The drug problem in Arizona is something that is hard to deny. A recent report notes that drug charges are the top reason why people are incarcerated in this state. As shocking as it might seem, Arizona has the fifth highest incarceration rate in the entire country.
If you've even glanced at the news these days, you've probably heard that the nation is in the midst of a drug addiction epidemic that is unlike anything it has experienced in the past.
We recently discussed how some people who are facing drug charges in the Flagstaff area might end up participating in the Coconino County Drug Court program. This program can help the defendant avoid having to go to prison, but it entails following some very strict rules.
A primary concern for people who are facing drug possession charges is addiction. The defendants who are facing criminal charges and suffer from an addiction are often looking at a bleak future because simply spending time in jail isn't going to help the underlying problem.
There are many reason why a person might be facing drug charges. People who are facing charges for selling drugs might have been enticed by seemingly easy money, even if there was the risk of being arrested. People who are charged with drug possession might have a drug addiction. In the case of the addict, there isn't much point in issuing a punishment for the crime unless you treat the underlying problem.
Voters in Arizona opted to reject allowing marijuana in the state for recreational use. This means that you still can't possess, sell or cultivate marijuana unless you are doing so in compliance with the medical marijuana law. If you are charged with a recreational marijuana crime, you are facing a felony charge. Even having marijuana paraphernalia is a Class 6 felony.
Three men from Albuquerque, New Mexico, were pulled over by police in Arizona, right near Payson. At first, police say it was just a normal traffic stop. The Arizona Department of Public Safety has said they just committed standard traffic violations.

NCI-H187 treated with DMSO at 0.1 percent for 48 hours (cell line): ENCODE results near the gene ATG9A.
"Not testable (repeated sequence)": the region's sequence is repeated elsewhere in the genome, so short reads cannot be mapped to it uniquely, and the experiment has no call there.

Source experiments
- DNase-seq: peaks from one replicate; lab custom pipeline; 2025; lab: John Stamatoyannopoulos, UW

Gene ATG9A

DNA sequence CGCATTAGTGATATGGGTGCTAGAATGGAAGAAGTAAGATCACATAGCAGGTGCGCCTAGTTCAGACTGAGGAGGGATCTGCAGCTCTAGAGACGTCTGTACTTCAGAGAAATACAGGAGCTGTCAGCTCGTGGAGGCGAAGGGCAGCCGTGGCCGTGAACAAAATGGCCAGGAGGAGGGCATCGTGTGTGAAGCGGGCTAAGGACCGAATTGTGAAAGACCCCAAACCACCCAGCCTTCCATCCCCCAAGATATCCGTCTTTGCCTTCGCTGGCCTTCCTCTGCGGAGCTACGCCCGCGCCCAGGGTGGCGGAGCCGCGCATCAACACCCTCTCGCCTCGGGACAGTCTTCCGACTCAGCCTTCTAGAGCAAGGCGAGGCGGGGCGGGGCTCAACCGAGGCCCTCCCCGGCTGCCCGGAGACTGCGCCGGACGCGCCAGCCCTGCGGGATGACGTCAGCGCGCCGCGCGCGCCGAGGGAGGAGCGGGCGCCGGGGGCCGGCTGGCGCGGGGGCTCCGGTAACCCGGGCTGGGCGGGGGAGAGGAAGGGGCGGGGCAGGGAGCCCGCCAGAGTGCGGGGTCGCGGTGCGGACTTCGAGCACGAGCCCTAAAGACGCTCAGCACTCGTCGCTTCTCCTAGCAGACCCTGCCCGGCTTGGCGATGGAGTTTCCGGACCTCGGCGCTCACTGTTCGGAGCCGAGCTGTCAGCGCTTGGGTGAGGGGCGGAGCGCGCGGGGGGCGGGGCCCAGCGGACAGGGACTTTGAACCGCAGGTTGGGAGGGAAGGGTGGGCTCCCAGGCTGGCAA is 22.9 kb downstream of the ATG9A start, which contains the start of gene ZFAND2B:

As we discussed last week, a measure to decriminalize marijuana is going to be coming up for a vote in November. Polls about how the measure vote will go are showing mixed results. Whether or not that measure passes has no impact on people who are facing marijuana charges today because marijuana is still illegal in this state for anyone who doesn't qualify for medical marijuana under the terms of the 2010 Arizona Medical Marijuana Act.
People who use marijuana in Arizona can face criminal charges because of the zero tolerance laws in this state. A recent ballot initiative showed that legalization of cannabis would likely pass if it was set to a vote now. That means that around 600,000 people who use marijuana now wouldn't face criminal charges on a state level if such a measure passed.
Facing a drug charge usually involves dealing with penalties that are based on the type of drug you allegedly had and the quantity of that drug you are said to have had. State laws play a big part in how severe of a penalty you are facing, but there is a federal law that can also have an impact on this because states are required to have state laws that comply with the federal drug schedules.